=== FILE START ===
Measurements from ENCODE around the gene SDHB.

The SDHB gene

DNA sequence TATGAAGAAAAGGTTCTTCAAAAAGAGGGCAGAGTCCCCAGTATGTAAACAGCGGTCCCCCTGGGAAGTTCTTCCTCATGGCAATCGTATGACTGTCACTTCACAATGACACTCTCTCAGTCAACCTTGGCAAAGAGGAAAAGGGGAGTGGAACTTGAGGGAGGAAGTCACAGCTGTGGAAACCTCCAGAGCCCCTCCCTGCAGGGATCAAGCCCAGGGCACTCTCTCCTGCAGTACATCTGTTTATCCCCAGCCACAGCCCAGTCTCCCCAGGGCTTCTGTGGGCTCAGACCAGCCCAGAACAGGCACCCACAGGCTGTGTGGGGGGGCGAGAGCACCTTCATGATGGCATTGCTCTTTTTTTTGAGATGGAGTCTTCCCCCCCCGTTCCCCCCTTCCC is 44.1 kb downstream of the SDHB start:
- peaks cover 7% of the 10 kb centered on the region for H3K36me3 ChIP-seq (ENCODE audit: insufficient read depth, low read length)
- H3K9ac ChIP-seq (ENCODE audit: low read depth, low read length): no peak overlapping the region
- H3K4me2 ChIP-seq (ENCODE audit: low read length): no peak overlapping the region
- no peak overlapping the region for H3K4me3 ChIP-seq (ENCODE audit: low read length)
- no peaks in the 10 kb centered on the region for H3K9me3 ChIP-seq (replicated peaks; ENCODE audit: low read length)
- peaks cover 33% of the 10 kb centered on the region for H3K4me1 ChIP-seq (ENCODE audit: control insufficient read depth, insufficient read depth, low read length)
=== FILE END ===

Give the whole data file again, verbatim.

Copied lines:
Measurements from ENCODE around the gene SDHB.

The SDHB gene

DNA sequence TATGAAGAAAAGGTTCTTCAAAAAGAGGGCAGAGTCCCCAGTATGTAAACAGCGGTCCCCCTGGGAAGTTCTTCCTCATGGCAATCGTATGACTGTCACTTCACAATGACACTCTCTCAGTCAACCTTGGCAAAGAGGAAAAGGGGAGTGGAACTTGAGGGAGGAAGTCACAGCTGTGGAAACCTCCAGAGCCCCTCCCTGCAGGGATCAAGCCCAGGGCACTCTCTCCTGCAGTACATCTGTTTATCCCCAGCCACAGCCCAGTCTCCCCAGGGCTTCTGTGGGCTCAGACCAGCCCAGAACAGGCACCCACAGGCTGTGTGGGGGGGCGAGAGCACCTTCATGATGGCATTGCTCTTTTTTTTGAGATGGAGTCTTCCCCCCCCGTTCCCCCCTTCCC is 44.1 kb downstream of the SDHB start:
- peaks cover 7% of the 10 kb centered on the region for H3K36me3 ChIP-seq (ENCODE audit: insufficient read depth, low read length)
- H3K9ac ChIP-seq (ENCODE audit: low read depth, low read length): no peak overlapping the region
- H3K4me2 ChIP-seq (ENCODE audit: low read length): no peak overlapping the region
- no peak overlapping the region for H3K4me3 ChIP-seq (ENCODE audit: low read length)
- no peaks in the 10 kb centered on the region for H3K9me3 ChIP-seq (replicated peaks; ENCODE audit: low read length)
- peaks cover 33% of the 10 kb centered on the region for H3K4me1 ChIP-seq (ENCODE audit: control insufficient read depth, insufficient read depth, low read length)